March 29, 2023

Jurisdiction of Arbitral Tribunal

In arbitration, the jurisdiction of the arbitral tribunal is a fundamental concept that determines the scope of its authority to resolve disputes between parties from different countries or legal systems. It is essential for parties to understand and agree upon the jurisdiction of the arbitral tribunal before proceeding with arbitration, as it affects the enforceability of the final award rendered by the tribunal. Therefore, it is advisable for parties to carefully review the arbitration agreement and seek legal advice if necessary to ensure that the jurisdiction of the arbitral tribunal is clearly defined and in accordance with their expectations and requirements. Additionally, parties should also be aware that the jurisdiction of the arbitral tribunal may be challenged during the arbitration proceedings, and that such challenges can lead to delays and additional costs. Overall, parties should approach the issue of jurisdiction in international commercial arbitration with care and attention to detail, as it has significant implications for the outcome of the dispute resolution process. Furthermore, parties should also consider the applicable law and rules governing the arbitration proceedings when determining the jurisdiction of the arbitral tribunal.

  • Arbitration is an alternative dispute resolution method provided in civil matters. It is a way in which a dispute is decided by private individuals appointed and not the judicial officers appointed to the courts and tribunals of the country directly. Arbitrators are quasi-judicial officers and private individuals. However, all the matters cannot be decided by way of arbitration. Such matters involve matters related to crimes, matrimony, insolvency and winding up, guardianship, tenancy, testamentary matters, trusts, etc. Generally speaking, matters involving right in personam may be submitted for arbitration, and matters concerning right in rem cannot be referred for arbitration.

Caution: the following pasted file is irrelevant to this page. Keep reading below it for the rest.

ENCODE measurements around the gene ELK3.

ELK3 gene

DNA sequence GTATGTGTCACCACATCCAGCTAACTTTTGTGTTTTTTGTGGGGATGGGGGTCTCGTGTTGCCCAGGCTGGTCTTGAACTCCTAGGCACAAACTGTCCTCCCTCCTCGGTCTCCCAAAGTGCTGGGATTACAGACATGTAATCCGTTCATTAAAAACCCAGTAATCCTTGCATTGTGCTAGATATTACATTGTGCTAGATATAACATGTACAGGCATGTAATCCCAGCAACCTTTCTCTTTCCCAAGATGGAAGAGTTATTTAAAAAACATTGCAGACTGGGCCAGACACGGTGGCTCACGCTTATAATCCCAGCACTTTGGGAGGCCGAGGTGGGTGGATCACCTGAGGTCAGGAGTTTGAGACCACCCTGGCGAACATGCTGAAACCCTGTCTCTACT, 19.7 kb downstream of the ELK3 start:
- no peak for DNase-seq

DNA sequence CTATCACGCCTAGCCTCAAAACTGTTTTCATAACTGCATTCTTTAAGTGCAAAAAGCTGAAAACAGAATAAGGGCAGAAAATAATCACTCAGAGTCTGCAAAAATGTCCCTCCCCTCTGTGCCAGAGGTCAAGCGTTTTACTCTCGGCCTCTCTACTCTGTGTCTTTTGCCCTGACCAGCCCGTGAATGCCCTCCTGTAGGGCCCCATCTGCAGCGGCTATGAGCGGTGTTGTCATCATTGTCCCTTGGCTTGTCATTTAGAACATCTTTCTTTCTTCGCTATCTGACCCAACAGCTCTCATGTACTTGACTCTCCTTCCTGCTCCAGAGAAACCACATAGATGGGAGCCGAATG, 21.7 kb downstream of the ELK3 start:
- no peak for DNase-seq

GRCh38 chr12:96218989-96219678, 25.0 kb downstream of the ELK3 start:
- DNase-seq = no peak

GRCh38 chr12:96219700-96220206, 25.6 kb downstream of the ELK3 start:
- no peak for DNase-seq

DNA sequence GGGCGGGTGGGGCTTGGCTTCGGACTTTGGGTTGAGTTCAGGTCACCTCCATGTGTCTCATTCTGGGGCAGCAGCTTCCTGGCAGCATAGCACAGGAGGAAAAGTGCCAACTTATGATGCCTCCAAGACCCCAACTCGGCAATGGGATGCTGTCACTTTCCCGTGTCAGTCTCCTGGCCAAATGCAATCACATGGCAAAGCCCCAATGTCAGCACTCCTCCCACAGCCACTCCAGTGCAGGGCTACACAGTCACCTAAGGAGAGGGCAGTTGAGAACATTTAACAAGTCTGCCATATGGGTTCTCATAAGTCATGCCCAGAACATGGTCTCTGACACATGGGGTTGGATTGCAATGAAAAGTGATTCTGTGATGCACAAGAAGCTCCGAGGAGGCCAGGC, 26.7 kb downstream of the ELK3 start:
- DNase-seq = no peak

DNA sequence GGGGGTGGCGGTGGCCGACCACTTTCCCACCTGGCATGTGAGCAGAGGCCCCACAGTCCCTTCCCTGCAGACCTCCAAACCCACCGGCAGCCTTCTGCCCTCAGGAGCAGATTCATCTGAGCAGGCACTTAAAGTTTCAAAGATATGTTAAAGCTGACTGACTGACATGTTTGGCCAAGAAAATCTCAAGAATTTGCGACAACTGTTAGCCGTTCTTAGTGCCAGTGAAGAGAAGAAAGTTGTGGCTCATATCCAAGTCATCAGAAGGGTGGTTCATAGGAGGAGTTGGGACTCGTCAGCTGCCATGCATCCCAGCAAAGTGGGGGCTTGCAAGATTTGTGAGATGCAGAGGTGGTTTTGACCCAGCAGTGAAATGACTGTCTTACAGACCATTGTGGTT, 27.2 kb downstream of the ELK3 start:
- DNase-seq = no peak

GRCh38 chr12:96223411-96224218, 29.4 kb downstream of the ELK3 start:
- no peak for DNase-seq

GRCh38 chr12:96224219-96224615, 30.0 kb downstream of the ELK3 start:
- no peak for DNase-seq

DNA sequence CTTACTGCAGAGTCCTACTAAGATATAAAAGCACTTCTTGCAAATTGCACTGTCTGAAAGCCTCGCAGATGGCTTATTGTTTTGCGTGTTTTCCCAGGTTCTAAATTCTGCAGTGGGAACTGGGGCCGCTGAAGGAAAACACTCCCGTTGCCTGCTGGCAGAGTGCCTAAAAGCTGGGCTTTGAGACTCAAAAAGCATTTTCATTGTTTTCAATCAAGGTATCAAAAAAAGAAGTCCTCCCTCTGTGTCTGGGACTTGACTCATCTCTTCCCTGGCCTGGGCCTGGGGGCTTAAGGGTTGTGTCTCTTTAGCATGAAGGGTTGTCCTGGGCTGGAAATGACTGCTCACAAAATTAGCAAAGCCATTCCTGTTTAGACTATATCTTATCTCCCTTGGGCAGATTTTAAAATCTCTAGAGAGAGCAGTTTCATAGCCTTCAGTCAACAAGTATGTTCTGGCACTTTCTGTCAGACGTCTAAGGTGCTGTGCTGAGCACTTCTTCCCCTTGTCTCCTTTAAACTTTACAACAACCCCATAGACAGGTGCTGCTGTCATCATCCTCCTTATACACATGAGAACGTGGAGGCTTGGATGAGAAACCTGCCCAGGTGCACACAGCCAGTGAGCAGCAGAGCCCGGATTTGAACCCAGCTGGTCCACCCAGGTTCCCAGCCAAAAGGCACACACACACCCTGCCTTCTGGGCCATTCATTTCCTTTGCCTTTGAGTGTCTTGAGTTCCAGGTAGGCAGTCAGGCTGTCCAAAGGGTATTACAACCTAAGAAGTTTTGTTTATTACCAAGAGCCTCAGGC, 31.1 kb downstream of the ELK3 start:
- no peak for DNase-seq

Whenever a dispute arises between two parties and they decide to resolve the dispute through arbitration, an arbitral tribunal is to be set up. An “arbitral tribunal” means a sole arbitrator or a panel of arbitrators. Their task is to adjudicate and resolve the dispute and to provide an arbitral award.

Nature of disputes that can be referred to arbitration

  • Some matters are specifically barred from being referred to arbitration for protecting public policy. Such matters include the winding up of a company, a declaration of insolvency, matrimonial disputes, testamentary disputes, criminal matters, or matters that are expressly excluded from the scope of arbitration.

  • Arbitration starts with the arbitration agreement. A carefully drafted arbitration agreement gives the arbitration tribunal full power to decide matters not only expressed in the contract but also consider angles of tort & equity

  • Resolving an issue, the arbitration tribunal uses the law agreed to by the parties for dispute resolution, or in the absence of any such agreement, it applies the law suitable to the circumstances in question.

Jurisdiction of arbitration tribunals

There is no inherent jurisdiction of an arbitral tribunal. Instead, its jurisdiction is derived from the agreement between the parties to decide a particular dispute by way of arbitration. Thus, the jurisdiction of an arbitral tribunal is not derived from any legislation. There is a high level of party autonomy. As a result, the arbitration tribunal enjoys the power to rule on its own jurisdiction, and section 16 of the Arbitration and Conciliation Act, 1996, envisages the same.

The relevant provision under the Act (Sec 16)

  • Section 16 of the Arbitration and Conciliation Act provides the following provisions: The arbitral tribunal may regulate or direct on its own jurisdiction, which also incorporates any objection regarding the validity or existence of the arbitration agreement, and for that objective: